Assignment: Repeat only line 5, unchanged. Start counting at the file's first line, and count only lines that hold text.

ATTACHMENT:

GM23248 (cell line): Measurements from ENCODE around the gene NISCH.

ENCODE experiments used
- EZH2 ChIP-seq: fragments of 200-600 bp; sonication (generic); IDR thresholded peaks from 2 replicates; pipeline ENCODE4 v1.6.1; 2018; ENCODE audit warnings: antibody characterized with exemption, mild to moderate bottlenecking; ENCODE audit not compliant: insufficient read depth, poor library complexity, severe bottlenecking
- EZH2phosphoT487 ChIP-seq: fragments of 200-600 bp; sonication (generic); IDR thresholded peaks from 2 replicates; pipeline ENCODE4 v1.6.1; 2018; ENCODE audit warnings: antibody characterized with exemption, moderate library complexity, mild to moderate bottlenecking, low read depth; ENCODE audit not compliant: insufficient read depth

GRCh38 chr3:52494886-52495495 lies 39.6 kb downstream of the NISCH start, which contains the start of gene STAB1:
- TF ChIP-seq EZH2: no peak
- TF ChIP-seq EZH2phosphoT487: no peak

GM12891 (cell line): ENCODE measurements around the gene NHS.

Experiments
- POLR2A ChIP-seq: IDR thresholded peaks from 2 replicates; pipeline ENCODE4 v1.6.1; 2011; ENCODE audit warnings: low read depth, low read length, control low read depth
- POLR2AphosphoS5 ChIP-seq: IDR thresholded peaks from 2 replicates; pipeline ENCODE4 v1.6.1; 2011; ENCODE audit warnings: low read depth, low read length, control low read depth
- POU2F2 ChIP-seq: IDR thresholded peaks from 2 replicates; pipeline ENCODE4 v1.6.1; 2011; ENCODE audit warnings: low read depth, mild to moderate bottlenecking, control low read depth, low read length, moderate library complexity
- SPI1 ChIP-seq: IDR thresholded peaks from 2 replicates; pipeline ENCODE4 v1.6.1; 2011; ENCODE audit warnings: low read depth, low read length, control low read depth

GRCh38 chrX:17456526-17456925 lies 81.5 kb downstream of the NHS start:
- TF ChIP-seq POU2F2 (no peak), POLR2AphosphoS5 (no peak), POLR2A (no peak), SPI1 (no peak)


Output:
GRCh38 chr3:52494886-52495495 lies 39.6 kb downstream of the NISCH start, which contains the start of gene STAB1: